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Life-LCA: Impacts of a German Human Being in the Old Adulthood Stage

Bossek, David; Rudolph, Caroline; Bach, Vanessa; Finkbeiner, Matthias

Life-LCA studies, which assess the environmental impacts of human beings, focused so far on the span from conception to 50 years. This case study extends the analysis to an “old adulthood stage”, including a retirement (65–75 years) and end-of-life phase (75–80 years), thus complementing the assessment gap in the life cycle of a human being. The Life-LCA method is applied to a fictional study object representing an average German adult using mainly secondary data. Over both life phases, impacts result in 1.2 × 102 t CO2-eq for climate change, 9 × 10−⁵ CTUh for human toxicity cancer, 2 × 10−3 CTUh for human toxicity non-cancer, 1.35 × 10⁰ kg Sb-eq for abiotic depletion for elements, and 1.55 × 10⁰ TJ for fossil fuels. Across all impact categories, “transport” is a hotspot, contributing 41% to GWP, followed by “Energy and water” (39%) and “food” (20%). For abiotic depletion for elements, “Electronics” shows a share of 50%. The “retirement phase” causes a higher environmental impact than the “EoL phase” across all impact categories due to restricted mobility with higher age. A study with primary data collection is suggested to check the plausibility of the results.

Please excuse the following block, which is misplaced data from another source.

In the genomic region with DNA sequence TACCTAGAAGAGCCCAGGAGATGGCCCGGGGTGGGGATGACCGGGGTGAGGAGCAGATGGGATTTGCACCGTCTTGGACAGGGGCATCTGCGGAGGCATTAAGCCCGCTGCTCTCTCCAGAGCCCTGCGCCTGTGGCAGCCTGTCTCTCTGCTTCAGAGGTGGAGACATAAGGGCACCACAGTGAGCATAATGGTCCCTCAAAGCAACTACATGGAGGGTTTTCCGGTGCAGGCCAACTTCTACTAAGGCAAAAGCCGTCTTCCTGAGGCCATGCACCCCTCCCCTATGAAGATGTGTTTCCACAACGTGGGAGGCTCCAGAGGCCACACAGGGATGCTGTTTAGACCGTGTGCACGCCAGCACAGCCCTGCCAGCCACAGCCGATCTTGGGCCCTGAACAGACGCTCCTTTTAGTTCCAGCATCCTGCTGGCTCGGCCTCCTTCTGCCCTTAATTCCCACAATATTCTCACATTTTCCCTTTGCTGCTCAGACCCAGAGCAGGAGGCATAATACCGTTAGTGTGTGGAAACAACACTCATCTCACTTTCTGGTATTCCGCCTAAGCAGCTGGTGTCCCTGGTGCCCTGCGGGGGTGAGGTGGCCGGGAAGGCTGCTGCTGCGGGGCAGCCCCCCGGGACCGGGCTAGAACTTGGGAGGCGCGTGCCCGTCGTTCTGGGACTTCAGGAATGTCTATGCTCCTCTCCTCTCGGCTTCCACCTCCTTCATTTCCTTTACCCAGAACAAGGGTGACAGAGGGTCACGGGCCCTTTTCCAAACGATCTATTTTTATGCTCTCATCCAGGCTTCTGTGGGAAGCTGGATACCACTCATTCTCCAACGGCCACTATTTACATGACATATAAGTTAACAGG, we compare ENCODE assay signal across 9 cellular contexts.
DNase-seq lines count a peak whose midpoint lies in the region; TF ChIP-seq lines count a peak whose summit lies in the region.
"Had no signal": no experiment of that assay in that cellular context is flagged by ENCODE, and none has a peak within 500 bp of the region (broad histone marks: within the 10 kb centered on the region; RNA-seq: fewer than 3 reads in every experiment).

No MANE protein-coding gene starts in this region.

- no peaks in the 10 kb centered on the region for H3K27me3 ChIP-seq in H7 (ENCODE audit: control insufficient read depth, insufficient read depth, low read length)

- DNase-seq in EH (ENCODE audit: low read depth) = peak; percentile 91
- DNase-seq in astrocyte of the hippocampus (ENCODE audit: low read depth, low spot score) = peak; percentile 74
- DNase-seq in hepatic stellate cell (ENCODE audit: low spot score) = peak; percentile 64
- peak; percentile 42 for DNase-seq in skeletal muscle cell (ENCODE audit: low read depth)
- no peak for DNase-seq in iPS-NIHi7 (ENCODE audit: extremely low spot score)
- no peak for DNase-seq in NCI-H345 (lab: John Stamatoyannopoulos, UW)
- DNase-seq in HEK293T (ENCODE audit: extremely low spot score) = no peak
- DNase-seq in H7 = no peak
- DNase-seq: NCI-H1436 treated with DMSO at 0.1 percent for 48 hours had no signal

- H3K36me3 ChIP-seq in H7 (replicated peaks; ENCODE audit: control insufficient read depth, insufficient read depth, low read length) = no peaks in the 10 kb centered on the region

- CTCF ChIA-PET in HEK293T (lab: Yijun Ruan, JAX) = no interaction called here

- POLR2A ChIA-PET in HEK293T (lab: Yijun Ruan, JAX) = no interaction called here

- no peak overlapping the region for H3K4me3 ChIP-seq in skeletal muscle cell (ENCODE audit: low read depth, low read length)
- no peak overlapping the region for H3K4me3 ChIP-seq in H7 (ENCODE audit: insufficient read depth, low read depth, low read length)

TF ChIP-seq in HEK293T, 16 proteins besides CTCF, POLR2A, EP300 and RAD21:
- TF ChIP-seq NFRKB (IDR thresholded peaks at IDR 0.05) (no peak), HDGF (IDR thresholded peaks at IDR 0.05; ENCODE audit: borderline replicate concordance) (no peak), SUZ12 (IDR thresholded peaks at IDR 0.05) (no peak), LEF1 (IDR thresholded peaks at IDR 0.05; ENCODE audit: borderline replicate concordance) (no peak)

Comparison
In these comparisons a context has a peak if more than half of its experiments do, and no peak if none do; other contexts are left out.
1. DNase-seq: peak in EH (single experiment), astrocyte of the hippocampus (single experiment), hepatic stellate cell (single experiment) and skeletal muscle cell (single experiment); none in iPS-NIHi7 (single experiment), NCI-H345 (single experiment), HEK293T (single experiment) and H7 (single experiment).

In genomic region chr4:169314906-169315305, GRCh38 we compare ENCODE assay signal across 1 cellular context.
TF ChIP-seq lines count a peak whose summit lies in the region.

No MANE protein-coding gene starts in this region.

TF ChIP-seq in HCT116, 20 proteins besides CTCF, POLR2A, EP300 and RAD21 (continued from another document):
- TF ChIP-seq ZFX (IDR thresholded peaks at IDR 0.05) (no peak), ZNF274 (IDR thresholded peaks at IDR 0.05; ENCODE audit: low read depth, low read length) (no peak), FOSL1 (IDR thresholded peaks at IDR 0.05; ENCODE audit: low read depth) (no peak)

Published in: Sustainability, 10.3390/su151411447, MDPI